View Blogs

show advanced search
search criteria = ALL

With the bathroom becoming more of a sanctuary and less of a boring necessity, modern and fun bathroom design trends are becoming more popular as the 2015 year approaches. These trends reflect a more simplistic and cleaner style, including new color schemes, tiling, shower options and surface textures. Upgrading your bathroom can immediately add value to your home, so keeping these modern designs in mind while redecorating, can benefit your residence in the future. Larger home spas, wet rooms and other luxury features are becoming increasingly prevalent as these highlights are becoming more affordable.

Image source:
Photo Dictionary

1 person recommends this.

Next week we will come together at the AIA AAJ conference in St. Louis to discuss justice architecture and how it is changing based on the needs of society. Erica Loynd with the DLR Group will be presenting with Eric Fadness and Lorenzo Lopez, both with Nacht & Lewis Architects, on the Net Zero Prison. During their session (FA02 Engineering the Net Zero Prison), we will see solutions developed to optimize loads through detailing and engineering systems to optimize loads toward net zero.

I have interviewed Lorenzo Lopez prior to the session. 

1.  As a general rule of thumb we should design to minimize energy and environment impacts, but why Net Zero for a prison? 

Prisons are 24/7/365 facilities and as such use more energy than buildings occupied primarily from 8am-5pm on weekdays.  The energy use is also somewhat predicable as long as the mission of the facility remains constant and therefore accurate sizing of systems is achievable.  Unfortunately, these facilities are necessary and most will be used for at least 50 years.  The energy used over the lifetime of the building will be greater than the initial cost of construction.  We would be wise to invest in net zero strategies now which more than pay for themselves over the years and reduce the burden of the building on the agencies which operate them.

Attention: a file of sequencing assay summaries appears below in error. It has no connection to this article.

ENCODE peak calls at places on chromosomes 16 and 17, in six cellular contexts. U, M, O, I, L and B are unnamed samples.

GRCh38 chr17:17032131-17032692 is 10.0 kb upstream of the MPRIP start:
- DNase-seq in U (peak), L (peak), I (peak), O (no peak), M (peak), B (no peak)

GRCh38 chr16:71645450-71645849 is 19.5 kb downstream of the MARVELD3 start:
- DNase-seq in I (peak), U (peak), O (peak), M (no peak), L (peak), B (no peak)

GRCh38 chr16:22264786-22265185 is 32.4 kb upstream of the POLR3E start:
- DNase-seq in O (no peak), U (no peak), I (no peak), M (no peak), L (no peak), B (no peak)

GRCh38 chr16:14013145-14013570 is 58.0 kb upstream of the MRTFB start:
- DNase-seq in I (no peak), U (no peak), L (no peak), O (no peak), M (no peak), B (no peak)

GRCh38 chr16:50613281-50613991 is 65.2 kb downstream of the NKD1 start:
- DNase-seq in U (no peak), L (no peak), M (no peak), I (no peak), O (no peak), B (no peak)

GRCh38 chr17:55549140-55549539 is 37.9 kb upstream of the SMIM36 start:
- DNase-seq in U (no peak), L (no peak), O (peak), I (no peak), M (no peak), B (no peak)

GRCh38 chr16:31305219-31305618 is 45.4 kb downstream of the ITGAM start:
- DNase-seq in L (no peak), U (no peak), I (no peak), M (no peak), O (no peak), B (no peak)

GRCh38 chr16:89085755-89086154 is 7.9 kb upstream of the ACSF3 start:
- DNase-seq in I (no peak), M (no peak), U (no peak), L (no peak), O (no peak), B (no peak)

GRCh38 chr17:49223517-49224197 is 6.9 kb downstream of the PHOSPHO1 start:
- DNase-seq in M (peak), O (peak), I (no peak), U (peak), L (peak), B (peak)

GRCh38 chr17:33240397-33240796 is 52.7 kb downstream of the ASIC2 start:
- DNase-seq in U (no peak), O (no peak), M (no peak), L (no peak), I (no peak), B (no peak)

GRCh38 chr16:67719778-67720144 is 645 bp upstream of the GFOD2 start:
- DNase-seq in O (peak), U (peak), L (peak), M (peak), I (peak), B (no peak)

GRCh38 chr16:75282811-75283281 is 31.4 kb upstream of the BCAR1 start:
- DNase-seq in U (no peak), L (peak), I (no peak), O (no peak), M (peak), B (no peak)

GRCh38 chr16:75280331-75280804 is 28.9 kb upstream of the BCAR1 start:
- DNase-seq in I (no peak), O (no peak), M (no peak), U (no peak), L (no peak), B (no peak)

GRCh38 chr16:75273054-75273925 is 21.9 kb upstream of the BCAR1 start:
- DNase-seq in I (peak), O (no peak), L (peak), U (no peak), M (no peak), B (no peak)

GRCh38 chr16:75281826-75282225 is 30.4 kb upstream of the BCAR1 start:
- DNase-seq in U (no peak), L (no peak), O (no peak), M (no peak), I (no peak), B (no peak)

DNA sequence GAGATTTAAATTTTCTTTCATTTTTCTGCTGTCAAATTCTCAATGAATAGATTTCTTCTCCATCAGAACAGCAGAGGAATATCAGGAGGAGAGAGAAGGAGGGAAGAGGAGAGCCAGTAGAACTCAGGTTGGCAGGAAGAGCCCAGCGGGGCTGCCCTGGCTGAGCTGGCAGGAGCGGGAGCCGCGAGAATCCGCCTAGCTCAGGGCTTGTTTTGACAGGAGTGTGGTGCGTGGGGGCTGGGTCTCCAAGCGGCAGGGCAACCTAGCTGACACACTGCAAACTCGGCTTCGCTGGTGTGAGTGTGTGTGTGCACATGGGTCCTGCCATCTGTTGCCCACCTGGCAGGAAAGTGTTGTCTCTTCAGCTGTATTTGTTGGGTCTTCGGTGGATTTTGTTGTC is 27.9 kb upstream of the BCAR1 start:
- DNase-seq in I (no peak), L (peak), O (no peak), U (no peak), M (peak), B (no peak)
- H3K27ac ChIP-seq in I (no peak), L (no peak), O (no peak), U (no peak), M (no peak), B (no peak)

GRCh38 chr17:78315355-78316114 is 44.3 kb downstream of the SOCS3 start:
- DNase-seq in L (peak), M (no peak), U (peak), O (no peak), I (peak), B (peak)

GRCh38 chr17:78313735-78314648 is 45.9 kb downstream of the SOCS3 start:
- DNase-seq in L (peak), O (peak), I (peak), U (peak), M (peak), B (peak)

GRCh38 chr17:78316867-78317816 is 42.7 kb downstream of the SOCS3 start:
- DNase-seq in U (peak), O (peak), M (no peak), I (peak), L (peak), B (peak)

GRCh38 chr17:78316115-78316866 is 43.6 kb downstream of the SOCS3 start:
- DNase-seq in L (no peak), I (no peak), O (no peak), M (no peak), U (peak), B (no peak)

Be the first person to recommend this.

Susan Oldroyd, FAIA, is going to present a session titled "Safe Public Spaces: Encouraging Positive Social Behaviors Through Design" on November 6, 2014 at 3:10 PM CDT. Don't miss it!!

Photo below courtesy of Susan Oldroyd Architect

Be the first person to recommend this.

Robert Boraks with Parkin Architects Limited will be 1 of 3 speakers presenting Mental Health Delivery Within A Secure Environment: A Post Occupancy Evaluation at the 2014 AIA AAJ Conference in St. Louis this year. The presentation will examine the state of metal healthcare within the Canadian prison system as well as a post occupancy evaluation of the St. Lawrence Valley Correctional and Treatment Centre located in Ontario. A unique approach to design and clinical involvement has resulted in positive outcomes. I had a chance to ask Robert a few questions about his presentation over the phone while I took notes and paraphrased his answers.

In a broad sense, how does the Canadian prison system differ from the American system for occupants with mental illness?
Speaking specifically about the Canadian prison system, there are 2 systems: Provincial Corrections and Federal Corrections. Provincial corrections manages offenders who are awaiting trial or who receive a prison sentence of less than 2 years. The Correction Service of Canada is the federal government corrections agency. The Federal corrections supervises offenders who receive a prison sentence of 2 or more years.
Be the first person to recommend this.

Raphael Sperry, Architect and President for Architects / Designers / Planners for Social Responsibility, will be speaking at the AIA AAJ Conference this year for the topic titled Towards Guidelines for Segregated Housing.  Raphael told me emphatically to bring my pencil sharpened for this session as it will be an interactive workshop where the attendees will break into groups to brainstorm ideas about the future of solitary confinement. I had a chance to ask Raphael a few questions about the presentation and he provided me with excellent and very informative feedback.

What are some mental health issues that can arise in segregated housing? What environmental conditions can cause such issues?

People in solitary have many different kinds of mental illness – depression, rage, hallucinations, psychosis, etc. It’s probably rare for someone to experience an extended time in solitary without developing some mental illness, often severe. You can tell how problematic this is because while solitary confinement is applied to about 4% of people in prison, it accounts for almost half (50%) of prison suicides.

Be the first person to recommend this.